Residents of Salt Lake, Utah and Davis counties likely will be paying higher fees beginning this summer to help emission-inspection stations offset the cost of new computerized testing equipment.
The current maximum $9 fee could be increased from between $12 to $15, according to members of an Inspection/Maintenance Advisory Board, who support the price hike for annual emission tests."The general consensus of the I/M Board is that the fee should be in the $12 range. Our position is that a $14 fee is reasonable," Dr. Harry Gibbons said in a letter to Salt Lake County Commissioner Randy Horiuchi. "It is the unanimous feeling of the I/M Advisory Board that the I/M fee must be the same in all counties."
Gibbons, director of the Salt Lake City-County Health Department, said the fee increase was promulgated by the 1990 Legislature that passed a bill requiring standardized, computerized emission analyzers.
The law mandates reciprocity between all counties required to have I/M programs and standardized emission standards. In other words, if you live in Salt Lake County, you could have your car tested in Davis or Utah County.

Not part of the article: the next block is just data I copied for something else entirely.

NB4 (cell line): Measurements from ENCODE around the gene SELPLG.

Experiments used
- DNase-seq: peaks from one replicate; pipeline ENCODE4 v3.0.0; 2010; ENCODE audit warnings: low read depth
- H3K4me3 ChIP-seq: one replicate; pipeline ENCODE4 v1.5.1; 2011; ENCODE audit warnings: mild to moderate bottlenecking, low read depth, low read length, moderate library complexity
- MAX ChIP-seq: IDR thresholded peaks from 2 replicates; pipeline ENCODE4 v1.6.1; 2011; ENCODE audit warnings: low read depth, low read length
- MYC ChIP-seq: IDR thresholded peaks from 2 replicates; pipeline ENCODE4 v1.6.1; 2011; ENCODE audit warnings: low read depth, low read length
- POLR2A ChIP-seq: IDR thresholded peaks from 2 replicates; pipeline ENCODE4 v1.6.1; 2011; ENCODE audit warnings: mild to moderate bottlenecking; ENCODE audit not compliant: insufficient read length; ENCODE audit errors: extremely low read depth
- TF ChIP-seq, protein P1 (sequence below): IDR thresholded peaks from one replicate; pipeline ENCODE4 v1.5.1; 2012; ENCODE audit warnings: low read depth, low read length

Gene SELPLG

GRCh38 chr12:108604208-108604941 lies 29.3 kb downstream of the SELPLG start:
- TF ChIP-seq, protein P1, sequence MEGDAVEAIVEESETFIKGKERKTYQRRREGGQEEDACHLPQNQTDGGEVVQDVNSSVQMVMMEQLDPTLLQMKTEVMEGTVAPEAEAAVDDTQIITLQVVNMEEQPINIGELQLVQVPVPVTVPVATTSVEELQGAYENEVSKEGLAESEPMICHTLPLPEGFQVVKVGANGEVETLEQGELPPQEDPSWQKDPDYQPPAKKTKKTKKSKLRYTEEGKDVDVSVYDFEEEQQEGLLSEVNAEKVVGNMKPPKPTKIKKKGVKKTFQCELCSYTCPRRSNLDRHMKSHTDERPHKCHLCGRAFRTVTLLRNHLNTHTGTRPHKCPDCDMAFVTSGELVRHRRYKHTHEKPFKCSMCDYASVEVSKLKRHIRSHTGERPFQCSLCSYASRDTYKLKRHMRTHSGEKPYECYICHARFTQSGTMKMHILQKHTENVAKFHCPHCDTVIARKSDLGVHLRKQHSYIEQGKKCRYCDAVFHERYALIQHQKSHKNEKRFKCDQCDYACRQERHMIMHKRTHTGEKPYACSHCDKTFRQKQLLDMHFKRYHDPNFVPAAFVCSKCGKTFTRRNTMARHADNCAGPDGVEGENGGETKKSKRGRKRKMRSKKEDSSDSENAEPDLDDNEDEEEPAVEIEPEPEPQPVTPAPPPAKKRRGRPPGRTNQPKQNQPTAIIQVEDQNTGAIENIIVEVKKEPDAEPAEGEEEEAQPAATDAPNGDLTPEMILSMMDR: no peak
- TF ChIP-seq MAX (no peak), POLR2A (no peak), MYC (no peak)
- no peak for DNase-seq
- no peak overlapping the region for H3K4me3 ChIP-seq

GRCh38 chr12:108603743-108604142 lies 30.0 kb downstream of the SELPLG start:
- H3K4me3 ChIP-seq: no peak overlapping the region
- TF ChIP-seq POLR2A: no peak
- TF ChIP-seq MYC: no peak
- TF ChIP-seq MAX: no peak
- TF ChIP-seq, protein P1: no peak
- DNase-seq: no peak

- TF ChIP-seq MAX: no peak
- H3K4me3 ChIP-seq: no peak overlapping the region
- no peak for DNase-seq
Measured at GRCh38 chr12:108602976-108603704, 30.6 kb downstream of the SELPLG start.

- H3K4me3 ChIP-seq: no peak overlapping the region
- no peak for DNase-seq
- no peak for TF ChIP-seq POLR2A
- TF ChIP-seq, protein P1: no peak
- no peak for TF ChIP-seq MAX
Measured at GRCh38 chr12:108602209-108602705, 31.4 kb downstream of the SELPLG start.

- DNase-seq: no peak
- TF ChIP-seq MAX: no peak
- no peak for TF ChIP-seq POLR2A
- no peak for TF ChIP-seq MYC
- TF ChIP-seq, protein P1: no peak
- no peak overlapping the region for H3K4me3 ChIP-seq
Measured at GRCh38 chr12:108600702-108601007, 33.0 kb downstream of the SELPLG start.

As a result of the bill, the I/M Board was created and has been working for nearly a year to standardize programs in the three counties. Weber County will come into the program in January 1992.
The bottom line is that by July inspection stations must begin using standardized equipment.
"The computer-controlled emission analyzers take the pass/fail decision out of the hands of mechanics," said James E. Brande, director of the Salt Lake City-County Health Department's Bureau of Air Pollution Control. "The testing sequence is also computerized and actually prompts the mechanic through the test so it is done correctly."
But the new emissions analyzer that must be purchased by certified inspection stations is expensive.
To help stations recoup their costs, the I/M Board is recommending the fee increase.
"We know that the fee must be set so that a reasonable profit may be made," Gibbons told Horiuchi.
However, the health director cautioned that a high test fee could attract non-traditional auto repair business.
It could also "cut deeply into the number of tests and associated repairs our current I/M stations are performing and could degrade the quality of repairs and emissions reductions as a result," Gibbons said.
Gibbons wants the proposed fee hike to be discussed in a public hearing, as well as by the Salt Lake County Commission.
Dozens of I/M stations already have commented to the advisory board. In turn, the board has promised it won't recommend another change in analyzers in the next five years.